White House Down

Father’s Day, I also went and saw the very disappointing Man of Steel with a FREE ticket. This time around it is White House Down (also FREE – thank you Amazon!). I don’t expect much from it – the trailer doesn’t look as good as Olympus Has Fallen and that wasn’t very good at all. The film I would have liked to have seen for my birthday doesn’t start for a couple of weeks.

Pacific RimGuillermo del Toro – I expect you to rescue me from this year’s humdrum (The Not-So-Great Gatsby, Iron Man 3 – Now with Less Iron!, Fast & Spurious 6, This is the (Offensive) End) summer movies. Only Star Trek impressed me and that had huge logic gaps.

Mimic

Mimic is currently available on instant Netflix.

Mimic (1997) – Rated R

“Mira Sorvino stars as an entomologist whose work results in the eradication of disease-carrying cockroaches, only to create a new breed of lethal, man-sized insect in the sewer systems of New York City.”

Sometimes an insect will even mimic its predator.”

How do you make a good horror movie? It certainly helps to hire a visionary director like Guillermo del Toro. Guillermo del Toro disavowed Mimic in the end because of the monumental interference he suffered from the studio. The interference was so bad that afterwards he went back to Mexico. Still Mimic is an excellent horror movie.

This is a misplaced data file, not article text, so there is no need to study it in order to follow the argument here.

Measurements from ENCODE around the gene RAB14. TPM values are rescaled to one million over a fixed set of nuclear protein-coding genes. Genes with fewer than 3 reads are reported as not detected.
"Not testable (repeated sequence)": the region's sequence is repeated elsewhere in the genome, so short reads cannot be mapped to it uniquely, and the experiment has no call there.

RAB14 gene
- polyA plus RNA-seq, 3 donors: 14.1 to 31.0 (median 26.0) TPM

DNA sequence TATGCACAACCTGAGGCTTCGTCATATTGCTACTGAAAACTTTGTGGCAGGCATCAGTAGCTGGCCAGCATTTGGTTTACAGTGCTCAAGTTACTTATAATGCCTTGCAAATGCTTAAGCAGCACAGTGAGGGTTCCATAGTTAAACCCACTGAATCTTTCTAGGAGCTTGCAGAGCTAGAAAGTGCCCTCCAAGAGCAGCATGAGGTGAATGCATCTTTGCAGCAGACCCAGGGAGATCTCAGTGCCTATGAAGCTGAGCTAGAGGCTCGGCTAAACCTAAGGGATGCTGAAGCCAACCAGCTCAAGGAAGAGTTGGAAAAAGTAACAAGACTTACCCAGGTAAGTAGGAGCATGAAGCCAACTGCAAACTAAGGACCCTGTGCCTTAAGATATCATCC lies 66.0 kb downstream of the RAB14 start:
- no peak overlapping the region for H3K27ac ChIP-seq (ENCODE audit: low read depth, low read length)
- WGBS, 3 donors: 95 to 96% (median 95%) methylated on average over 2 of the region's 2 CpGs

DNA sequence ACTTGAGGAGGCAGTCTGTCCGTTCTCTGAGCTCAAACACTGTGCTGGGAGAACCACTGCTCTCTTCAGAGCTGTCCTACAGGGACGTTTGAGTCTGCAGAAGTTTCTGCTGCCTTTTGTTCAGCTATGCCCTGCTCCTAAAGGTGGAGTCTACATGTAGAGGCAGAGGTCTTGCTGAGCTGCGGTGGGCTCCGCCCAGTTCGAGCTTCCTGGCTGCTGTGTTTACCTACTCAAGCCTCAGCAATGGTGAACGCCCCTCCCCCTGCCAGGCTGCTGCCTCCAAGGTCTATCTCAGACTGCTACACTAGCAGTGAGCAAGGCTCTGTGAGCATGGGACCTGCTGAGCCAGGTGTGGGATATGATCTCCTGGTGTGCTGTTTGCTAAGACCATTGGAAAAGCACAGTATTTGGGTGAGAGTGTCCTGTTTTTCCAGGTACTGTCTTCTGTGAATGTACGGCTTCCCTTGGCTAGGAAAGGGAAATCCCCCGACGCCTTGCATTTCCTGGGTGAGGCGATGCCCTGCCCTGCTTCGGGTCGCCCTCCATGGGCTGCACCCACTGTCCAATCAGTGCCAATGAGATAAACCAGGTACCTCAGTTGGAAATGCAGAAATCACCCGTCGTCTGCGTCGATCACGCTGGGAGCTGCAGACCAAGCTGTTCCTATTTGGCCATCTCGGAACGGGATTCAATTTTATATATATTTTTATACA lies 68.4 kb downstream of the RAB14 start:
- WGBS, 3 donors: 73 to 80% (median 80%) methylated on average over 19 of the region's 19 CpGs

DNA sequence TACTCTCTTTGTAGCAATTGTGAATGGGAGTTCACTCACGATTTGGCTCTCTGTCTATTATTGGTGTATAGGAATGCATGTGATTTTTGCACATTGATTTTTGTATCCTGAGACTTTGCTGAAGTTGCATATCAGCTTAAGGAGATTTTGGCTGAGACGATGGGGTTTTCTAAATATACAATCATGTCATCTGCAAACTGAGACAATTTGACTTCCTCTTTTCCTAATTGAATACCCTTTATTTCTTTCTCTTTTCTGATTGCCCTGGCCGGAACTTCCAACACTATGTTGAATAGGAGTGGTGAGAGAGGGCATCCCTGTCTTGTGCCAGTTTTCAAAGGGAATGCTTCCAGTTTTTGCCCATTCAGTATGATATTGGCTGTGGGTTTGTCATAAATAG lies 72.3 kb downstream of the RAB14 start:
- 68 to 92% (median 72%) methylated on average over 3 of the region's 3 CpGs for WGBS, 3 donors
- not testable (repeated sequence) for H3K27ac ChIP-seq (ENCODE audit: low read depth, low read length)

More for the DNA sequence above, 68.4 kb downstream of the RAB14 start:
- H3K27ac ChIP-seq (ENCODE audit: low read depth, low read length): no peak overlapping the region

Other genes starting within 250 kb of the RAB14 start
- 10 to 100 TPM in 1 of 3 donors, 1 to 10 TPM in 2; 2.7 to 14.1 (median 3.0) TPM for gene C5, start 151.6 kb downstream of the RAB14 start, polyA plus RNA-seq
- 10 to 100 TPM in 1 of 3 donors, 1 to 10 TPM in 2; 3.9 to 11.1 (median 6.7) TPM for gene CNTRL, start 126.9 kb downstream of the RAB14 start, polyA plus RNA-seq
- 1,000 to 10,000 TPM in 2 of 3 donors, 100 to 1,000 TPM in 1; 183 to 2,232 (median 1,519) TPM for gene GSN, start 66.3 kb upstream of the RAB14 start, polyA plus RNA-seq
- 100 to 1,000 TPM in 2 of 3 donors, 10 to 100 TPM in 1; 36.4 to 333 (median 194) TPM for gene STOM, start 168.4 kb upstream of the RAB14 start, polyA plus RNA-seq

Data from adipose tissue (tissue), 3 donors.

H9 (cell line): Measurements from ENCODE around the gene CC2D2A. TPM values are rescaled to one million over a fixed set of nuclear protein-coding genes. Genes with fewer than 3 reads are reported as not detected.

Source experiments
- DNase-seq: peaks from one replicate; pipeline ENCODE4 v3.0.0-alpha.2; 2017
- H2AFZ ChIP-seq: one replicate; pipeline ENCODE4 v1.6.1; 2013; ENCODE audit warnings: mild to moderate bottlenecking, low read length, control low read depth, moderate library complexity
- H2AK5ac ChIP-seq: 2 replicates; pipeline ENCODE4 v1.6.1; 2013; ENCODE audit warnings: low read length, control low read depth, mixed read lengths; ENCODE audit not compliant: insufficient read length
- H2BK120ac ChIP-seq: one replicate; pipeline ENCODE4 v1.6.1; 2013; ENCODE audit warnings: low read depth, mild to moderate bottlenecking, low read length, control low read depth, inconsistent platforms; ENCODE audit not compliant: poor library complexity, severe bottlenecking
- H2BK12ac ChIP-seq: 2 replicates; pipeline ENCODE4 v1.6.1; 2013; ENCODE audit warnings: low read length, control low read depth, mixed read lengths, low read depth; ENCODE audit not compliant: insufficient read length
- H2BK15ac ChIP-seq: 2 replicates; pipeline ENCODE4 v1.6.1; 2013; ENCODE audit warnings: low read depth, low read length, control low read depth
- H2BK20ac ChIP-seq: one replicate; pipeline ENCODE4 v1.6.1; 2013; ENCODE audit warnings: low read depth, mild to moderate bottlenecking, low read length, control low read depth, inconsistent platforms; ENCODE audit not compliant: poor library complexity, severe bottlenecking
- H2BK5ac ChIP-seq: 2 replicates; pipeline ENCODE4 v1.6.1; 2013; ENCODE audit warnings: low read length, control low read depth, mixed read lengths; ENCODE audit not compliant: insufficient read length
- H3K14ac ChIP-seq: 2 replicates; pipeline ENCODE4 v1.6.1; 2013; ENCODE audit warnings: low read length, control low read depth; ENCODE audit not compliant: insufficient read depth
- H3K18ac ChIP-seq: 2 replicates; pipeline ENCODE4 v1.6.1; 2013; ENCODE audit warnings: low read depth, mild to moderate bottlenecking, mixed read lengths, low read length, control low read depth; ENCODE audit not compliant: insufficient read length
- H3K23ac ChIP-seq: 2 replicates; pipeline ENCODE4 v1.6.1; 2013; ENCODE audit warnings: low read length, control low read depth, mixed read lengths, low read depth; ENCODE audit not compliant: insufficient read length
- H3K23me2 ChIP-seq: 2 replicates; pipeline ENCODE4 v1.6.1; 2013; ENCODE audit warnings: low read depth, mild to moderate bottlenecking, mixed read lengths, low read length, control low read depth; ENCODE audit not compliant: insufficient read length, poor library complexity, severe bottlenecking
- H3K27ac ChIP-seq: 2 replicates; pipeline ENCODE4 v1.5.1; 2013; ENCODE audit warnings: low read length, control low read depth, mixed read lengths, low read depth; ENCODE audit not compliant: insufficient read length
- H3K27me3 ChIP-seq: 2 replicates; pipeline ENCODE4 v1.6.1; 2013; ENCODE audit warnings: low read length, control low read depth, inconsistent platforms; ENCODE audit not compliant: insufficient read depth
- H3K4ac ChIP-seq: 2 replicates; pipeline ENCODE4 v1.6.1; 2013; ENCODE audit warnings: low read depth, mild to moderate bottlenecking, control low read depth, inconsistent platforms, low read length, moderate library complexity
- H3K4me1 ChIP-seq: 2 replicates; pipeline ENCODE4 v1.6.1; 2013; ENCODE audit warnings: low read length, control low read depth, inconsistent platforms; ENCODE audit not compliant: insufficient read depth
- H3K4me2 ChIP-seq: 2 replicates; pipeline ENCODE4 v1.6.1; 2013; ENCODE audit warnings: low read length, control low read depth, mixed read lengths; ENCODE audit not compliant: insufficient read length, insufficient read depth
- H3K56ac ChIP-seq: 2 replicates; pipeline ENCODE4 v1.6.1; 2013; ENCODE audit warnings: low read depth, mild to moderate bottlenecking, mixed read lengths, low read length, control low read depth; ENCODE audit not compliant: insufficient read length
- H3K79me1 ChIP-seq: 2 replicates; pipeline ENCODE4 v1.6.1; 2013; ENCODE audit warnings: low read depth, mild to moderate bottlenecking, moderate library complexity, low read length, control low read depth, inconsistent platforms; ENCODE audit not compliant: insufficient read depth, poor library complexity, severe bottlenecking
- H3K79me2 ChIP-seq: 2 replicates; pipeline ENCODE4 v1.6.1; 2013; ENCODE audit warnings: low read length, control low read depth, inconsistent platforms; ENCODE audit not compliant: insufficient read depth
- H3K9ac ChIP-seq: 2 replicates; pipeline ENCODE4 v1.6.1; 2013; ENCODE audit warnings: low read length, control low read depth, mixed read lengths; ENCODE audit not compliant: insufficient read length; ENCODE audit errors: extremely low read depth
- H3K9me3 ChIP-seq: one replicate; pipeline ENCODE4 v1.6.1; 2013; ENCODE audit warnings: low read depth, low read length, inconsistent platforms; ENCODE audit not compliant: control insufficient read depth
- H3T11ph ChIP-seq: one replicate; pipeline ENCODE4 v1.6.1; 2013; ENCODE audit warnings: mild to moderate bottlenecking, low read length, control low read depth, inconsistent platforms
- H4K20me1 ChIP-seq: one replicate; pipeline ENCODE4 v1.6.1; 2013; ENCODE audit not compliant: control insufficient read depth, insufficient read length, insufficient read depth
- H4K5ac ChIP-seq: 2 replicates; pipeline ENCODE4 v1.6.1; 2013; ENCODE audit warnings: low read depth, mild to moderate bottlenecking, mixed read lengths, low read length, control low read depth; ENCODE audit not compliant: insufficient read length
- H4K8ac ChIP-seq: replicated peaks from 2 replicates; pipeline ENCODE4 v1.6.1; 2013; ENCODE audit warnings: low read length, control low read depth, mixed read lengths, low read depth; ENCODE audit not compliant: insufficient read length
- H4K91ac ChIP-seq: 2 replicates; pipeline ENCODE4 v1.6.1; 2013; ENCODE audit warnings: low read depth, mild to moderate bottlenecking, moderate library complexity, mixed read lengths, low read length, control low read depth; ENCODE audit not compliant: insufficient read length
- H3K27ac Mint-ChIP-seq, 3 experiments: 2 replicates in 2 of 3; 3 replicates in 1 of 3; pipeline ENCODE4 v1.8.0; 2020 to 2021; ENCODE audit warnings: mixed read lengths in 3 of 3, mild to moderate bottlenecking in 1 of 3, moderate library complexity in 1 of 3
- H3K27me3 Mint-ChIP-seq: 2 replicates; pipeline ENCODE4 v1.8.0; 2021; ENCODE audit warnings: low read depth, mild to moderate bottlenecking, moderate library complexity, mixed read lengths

Guillermo del Toro and Matthew Robbins wrote the screen story and screenplay. It is based on the short story, Mimic, by Donald A. Wollheim. The screenplay is well-plotted and very literate. It also wisely allows things to unfold over time.

Another nice ingredient in a good horror movie is to fill it with good actors. Oscar-winner Mira Sorvino is quite good as Dr. Susan Tyler. Her partner in the accidental creation of the creatures is Dr. Peter Mann, played by Jeremy Northam. Northam was recently in The Tudors as Sir Thomas More. The final member of their team is pistachio-eating Josh, amusingly played by Oscar-nominated Josh Brolin.